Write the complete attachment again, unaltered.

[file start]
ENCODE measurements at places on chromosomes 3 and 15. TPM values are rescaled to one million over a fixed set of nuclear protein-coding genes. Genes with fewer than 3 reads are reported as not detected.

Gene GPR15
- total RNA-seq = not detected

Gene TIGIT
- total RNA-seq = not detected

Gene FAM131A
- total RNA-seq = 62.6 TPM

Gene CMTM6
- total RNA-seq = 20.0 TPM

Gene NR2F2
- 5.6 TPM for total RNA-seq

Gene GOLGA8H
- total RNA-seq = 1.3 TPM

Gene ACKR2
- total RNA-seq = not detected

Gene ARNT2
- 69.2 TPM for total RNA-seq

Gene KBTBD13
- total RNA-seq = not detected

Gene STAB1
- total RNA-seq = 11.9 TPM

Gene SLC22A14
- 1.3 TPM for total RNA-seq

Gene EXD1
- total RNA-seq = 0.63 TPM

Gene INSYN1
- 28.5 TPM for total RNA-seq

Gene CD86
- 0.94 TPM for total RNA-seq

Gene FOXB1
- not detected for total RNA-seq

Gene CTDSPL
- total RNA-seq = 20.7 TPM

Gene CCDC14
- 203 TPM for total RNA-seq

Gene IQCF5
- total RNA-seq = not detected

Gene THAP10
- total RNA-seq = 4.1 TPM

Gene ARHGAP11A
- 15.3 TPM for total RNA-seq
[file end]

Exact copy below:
ENCODE measurements at places on chromosomes 3 and 15. TPM values are rescaled to one million over a fixed set of nuclear protein-coding genes. Genes with fewer than 3 reads are reported as not detected.

Gene GPR15
- total RNA-seq = not detected

Gene TIGIT
- total RNA-seq = not detected

Gene FAM131A
- total RNA-seq = 62.6 TPM

Gene CMTM6
- total RNA-seq = 20.0 TPM

Gene NR2F2
- 5.6 TPM for total RNA-seq

Gene GOLGA8H
- total RNA-seq = 1.3 TPM

Gene ACKR2
- total RNA-seq = not detected

Gene ARNT2
- 69.2 TPM for total RNA-seq

Gene KBTBD13
- total RNA-seq = not detected

Gene STAB1
- total RNA-seq = 11.9 TPM

Gene SLC22A14
- 1.3 TPM for total RNA-seq

Gene EXD1
- total RNA-seq = 0.63 TPM

Gene INSYN1
- 28.5 TPM for total RNA-seq

Gene CD86
- 0.94 TPM for total RNA-seq

Gene FOXB1
- not detected for total RNA-seq

Gene CTDSPL
- total RNA-seq = 20.7 TPM

Gene CCDC14
- 203 TPM for total RNA-seq

Gene IQCF5
- total RNA-seq = not detected

Gene THAP10
- total RNA-seq = 4.1 TPM

Gene ARHGAP11A
- 15.3 TPM for total RNA-seq